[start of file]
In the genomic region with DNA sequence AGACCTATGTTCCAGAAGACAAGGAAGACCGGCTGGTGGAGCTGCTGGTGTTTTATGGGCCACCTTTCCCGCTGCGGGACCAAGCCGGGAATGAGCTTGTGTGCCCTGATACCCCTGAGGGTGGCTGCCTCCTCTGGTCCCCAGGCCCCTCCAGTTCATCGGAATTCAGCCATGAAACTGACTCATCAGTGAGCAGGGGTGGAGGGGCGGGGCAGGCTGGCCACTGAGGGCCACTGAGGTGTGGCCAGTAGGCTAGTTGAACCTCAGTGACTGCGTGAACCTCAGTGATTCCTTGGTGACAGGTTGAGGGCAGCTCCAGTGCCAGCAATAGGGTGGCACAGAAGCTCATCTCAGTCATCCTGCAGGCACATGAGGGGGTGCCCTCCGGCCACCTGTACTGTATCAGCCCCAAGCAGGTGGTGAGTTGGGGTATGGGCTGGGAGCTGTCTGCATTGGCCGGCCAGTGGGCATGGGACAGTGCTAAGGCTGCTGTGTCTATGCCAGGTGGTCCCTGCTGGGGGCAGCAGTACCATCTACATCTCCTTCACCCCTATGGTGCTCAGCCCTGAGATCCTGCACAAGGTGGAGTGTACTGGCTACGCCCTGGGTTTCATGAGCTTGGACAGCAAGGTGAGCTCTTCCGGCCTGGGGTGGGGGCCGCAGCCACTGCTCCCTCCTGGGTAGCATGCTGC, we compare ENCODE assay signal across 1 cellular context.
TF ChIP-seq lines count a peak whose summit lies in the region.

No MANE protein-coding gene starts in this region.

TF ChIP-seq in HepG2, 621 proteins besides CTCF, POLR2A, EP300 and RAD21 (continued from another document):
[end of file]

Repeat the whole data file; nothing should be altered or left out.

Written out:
In the genomic region with DNA sequence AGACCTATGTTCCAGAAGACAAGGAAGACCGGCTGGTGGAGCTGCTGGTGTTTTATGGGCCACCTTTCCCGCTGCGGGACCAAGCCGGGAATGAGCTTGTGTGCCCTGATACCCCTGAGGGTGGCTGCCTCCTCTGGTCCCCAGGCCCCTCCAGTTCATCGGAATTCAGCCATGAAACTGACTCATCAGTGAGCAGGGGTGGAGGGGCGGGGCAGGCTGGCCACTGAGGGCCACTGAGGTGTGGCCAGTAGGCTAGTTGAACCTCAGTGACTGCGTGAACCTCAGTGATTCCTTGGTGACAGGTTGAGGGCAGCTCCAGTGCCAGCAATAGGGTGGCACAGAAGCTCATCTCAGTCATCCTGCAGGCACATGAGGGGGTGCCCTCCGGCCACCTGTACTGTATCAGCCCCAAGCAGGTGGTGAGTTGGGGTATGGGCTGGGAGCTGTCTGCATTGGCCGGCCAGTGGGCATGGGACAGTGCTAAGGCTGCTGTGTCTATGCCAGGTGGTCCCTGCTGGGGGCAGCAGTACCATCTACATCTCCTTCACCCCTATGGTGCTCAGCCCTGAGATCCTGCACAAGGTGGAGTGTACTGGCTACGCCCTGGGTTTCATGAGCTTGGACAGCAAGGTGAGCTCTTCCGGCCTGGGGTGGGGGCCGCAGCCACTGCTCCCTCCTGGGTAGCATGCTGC, we compare ENCODE assay signal across 1 cellular context.
TF ChIP-seq lines count a peak whose summit lies in the region.

No MANE protein-coding gene starts in this region.

TF ChIP-seq in HepG2, 621 proteins besides CTCF, POLR2A, EP300 and RAD21 (continued from another document):